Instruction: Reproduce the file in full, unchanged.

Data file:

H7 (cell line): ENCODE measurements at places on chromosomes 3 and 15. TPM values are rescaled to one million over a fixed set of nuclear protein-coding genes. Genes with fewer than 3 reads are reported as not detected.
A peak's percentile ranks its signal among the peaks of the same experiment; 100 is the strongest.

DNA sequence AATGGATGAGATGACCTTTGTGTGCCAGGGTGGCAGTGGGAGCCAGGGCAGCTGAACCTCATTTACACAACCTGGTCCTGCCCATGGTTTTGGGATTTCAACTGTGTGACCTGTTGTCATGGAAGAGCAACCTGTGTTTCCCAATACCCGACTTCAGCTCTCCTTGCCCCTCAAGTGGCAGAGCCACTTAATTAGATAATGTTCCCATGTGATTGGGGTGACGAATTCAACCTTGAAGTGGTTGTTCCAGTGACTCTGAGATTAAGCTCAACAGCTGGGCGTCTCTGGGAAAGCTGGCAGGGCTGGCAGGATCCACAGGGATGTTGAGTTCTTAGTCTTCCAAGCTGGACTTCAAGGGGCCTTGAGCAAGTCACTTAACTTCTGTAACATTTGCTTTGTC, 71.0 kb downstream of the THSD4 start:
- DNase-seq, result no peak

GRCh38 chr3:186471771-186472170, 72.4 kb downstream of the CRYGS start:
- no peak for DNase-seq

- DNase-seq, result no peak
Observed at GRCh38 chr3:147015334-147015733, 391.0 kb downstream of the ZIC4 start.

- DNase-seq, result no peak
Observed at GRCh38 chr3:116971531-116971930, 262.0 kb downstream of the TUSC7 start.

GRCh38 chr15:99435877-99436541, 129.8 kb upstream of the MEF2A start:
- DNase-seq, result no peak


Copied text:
H7 (cell line): ENCODE measurements at places on chromosomes 3 and 15. TPM values are rescaled to one million over a fixed set of nuclear protein-coding genes. Genes with fewer than 3 reads are reported as not detected.
A peak's percentile ranks its signal among the peaks of the same experiment; 100 is the strongest.

DNA sequence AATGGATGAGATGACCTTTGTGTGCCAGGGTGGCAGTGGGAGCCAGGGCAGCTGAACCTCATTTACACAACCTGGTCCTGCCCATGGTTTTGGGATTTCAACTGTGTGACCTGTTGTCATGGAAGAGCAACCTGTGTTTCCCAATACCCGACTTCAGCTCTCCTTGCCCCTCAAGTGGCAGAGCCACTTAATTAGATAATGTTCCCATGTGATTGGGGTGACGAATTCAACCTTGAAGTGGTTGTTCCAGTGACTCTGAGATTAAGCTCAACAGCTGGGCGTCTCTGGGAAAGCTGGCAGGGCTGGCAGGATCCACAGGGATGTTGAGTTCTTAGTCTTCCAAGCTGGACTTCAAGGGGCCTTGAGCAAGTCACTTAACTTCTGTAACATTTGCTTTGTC, 71.0 kb downstream of the THSD4 start:
- DNase-seq, result no peak

GRCh38 chr3:186471771-186472170, 72.4 kb downstream of the CRYGS start:
- no peak for DNase-seq

- DNase-seq, result no peak
Observed at GRCh38 chr3:147015334-147015733, 391.0 kb downstream of the ZIC4 start.

- DNase-seq, result no peak
Observed at GRCh38 chr3:116971531-116971930, 262.0 kb downstream of the TUSC7 start.

GRCh38 chr15:99435877-99436541, 129.8 kb upstream of the MEF2A start:
- DNase-seq, result no peak